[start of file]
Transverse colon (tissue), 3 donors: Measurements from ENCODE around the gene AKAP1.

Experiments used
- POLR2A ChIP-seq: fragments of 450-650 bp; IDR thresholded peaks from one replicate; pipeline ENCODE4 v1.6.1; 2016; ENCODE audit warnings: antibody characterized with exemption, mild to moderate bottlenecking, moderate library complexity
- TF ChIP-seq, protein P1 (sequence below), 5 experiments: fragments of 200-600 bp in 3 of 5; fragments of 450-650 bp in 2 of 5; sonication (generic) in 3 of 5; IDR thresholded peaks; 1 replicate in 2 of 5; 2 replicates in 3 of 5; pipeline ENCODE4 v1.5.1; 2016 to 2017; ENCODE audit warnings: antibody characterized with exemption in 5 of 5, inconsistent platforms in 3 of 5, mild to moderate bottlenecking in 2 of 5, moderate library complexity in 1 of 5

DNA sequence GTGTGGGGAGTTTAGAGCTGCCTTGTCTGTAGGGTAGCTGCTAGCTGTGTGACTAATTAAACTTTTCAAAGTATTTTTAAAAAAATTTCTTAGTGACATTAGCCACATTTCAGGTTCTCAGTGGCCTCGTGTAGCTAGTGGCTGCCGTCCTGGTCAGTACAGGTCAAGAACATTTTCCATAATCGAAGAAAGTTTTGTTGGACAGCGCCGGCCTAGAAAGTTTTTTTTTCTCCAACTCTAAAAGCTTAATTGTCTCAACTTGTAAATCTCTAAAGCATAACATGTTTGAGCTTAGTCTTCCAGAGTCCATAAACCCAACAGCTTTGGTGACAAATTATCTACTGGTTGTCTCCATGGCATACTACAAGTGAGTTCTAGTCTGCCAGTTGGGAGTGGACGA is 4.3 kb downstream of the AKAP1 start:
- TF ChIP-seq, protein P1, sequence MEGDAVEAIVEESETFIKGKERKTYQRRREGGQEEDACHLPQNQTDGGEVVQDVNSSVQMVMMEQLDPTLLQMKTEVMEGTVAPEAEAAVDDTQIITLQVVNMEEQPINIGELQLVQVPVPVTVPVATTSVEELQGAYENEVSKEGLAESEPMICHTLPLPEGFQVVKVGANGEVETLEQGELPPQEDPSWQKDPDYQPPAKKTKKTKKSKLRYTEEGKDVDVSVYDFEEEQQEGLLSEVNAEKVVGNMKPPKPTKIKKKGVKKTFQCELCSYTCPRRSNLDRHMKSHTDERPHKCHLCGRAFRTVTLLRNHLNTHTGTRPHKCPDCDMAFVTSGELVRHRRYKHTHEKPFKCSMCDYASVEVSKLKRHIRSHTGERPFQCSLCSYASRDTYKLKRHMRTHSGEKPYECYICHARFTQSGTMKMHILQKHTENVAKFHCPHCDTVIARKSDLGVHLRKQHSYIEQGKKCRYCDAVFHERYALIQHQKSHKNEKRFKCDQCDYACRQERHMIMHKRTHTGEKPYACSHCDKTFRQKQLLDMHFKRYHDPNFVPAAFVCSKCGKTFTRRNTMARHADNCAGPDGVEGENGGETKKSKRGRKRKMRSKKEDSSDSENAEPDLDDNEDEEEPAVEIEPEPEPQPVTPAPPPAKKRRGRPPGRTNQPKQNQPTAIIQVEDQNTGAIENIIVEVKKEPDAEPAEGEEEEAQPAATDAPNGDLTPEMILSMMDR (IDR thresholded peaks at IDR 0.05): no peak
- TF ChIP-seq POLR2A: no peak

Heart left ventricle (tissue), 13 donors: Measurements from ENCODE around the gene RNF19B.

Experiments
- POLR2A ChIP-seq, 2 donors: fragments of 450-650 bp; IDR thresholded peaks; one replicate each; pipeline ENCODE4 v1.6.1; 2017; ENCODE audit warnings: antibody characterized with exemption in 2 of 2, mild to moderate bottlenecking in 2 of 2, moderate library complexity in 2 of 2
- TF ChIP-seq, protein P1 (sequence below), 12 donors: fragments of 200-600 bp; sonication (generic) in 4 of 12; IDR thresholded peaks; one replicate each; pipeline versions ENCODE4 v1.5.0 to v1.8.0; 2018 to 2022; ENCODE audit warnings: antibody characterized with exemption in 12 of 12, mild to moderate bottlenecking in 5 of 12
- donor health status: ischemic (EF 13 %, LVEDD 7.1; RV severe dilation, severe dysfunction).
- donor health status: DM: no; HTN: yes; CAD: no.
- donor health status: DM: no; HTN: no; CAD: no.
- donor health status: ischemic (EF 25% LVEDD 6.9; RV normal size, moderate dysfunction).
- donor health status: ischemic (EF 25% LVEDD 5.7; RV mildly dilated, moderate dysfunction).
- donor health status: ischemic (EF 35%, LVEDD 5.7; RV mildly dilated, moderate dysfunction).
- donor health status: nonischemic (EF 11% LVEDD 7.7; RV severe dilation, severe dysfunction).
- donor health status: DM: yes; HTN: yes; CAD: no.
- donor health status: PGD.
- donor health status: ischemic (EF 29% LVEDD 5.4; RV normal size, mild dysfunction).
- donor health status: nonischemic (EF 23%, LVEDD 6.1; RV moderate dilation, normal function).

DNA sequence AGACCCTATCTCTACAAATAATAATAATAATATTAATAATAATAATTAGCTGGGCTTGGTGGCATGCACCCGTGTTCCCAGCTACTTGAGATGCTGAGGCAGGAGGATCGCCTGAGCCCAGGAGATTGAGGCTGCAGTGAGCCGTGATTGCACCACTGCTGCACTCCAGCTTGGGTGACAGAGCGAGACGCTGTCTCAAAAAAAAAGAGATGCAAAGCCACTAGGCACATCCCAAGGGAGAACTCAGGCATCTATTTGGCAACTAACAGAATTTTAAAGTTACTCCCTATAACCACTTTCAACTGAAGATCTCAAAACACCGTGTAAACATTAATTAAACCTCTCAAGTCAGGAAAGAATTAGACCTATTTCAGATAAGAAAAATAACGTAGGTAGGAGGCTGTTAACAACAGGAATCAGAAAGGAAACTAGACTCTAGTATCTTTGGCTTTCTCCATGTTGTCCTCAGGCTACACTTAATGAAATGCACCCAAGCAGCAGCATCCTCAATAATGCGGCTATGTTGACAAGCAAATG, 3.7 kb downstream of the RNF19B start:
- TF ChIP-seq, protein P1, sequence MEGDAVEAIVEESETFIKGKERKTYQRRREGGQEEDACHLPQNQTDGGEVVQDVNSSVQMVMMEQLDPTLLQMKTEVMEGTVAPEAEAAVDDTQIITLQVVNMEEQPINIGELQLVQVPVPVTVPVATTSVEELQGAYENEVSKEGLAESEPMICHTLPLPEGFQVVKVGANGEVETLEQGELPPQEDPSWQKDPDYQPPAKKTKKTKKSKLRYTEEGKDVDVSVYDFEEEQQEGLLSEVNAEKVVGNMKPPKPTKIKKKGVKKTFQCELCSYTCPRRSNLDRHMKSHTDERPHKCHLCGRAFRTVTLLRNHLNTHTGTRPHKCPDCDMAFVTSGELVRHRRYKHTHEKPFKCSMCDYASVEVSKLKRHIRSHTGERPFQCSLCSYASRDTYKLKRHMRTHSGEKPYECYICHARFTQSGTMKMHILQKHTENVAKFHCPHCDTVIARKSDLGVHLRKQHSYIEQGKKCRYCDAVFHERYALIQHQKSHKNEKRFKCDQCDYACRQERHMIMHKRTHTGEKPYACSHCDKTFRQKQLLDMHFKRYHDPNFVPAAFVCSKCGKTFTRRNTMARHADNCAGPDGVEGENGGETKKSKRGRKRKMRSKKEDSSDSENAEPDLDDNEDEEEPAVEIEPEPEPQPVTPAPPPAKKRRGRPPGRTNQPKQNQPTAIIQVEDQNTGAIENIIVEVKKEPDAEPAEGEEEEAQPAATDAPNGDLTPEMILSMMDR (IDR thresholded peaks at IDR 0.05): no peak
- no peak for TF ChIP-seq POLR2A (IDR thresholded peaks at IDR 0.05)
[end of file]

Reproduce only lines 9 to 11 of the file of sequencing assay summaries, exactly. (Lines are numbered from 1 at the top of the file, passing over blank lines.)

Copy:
Experiments
- POLR2A ChIP-seq, 2 donors: fragments of 450-650 bp; IDR thresholded peaks; one replicate each; pipeline ENCODE4 v1.6.1; 2017; ENCODE audit warnings: antibody characterized with exemption in 2 of 2, mild to moderate bottlenecking in 2 of 2, moderate library complexity in 2 of 2
- TF ChIP-seq, protein P1 (sequence below), 12 donors: fragments of 200-600 bp; sonication (generic) in 4 of 12; IDR thresholded peaks; one replicate each; pipeline versions ENCODE4 v1.5.0 to v1.8.0; 2018 to 2022; ENCODE audit warnings: antibody characterized with exemption in 12 of 12, mild to moderate bottlenecking in 5 of 12